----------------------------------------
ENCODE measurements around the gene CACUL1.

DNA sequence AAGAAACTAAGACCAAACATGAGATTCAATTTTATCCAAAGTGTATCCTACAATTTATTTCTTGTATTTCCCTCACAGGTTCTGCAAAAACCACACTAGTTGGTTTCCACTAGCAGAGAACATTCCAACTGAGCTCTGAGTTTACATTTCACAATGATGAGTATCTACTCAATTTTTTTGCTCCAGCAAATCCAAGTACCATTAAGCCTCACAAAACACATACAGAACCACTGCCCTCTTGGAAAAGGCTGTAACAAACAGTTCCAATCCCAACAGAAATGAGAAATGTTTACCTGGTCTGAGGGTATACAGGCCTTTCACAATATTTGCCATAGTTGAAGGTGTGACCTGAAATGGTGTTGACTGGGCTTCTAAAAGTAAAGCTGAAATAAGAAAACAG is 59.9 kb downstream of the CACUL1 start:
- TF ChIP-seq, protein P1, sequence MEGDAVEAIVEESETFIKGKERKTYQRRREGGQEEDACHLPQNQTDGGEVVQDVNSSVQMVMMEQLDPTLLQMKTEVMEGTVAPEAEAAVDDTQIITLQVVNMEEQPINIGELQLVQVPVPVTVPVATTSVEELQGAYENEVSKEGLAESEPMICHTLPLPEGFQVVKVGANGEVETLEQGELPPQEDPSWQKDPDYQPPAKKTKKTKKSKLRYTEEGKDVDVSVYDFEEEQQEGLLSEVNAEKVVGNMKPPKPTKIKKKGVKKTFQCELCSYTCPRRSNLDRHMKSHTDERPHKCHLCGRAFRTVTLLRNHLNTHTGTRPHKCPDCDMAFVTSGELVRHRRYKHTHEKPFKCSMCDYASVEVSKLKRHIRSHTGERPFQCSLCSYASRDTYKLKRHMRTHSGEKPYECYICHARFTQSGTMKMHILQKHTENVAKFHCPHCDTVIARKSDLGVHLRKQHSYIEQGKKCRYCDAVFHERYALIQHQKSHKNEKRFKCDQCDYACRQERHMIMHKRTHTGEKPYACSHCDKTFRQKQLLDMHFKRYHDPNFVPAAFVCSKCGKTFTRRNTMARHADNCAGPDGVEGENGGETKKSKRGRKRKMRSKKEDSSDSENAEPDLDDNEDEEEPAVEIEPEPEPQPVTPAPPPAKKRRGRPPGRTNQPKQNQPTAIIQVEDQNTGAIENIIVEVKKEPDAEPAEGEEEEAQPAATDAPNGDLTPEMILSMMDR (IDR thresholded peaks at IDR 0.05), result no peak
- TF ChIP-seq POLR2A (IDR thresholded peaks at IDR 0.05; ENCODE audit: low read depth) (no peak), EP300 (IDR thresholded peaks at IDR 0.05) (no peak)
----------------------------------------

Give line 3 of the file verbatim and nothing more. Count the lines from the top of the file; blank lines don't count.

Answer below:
- TF ChIP-seq, protein P1, sequence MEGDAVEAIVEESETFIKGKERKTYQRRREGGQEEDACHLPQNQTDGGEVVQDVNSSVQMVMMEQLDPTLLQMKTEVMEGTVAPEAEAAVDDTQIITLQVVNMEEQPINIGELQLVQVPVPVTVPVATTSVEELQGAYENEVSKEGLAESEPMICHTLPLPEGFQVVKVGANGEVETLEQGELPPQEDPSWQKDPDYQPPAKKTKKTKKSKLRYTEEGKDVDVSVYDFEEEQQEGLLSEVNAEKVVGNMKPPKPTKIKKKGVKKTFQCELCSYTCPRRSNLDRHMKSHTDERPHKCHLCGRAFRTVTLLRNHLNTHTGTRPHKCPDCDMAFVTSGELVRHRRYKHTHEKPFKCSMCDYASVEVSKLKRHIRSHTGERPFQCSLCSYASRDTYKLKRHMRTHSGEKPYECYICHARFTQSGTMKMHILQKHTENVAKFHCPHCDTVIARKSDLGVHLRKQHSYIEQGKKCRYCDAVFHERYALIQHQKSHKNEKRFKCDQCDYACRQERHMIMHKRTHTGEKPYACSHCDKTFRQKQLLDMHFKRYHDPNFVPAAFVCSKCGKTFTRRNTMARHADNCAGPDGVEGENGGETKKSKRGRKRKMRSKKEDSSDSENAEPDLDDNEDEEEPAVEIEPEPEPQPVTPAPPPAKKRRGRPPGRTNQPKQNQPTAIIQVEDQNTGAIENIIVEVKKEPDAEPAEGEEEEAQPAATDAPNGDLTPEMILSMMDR (IDR thresholded peaks at IDR 0.05), result no peak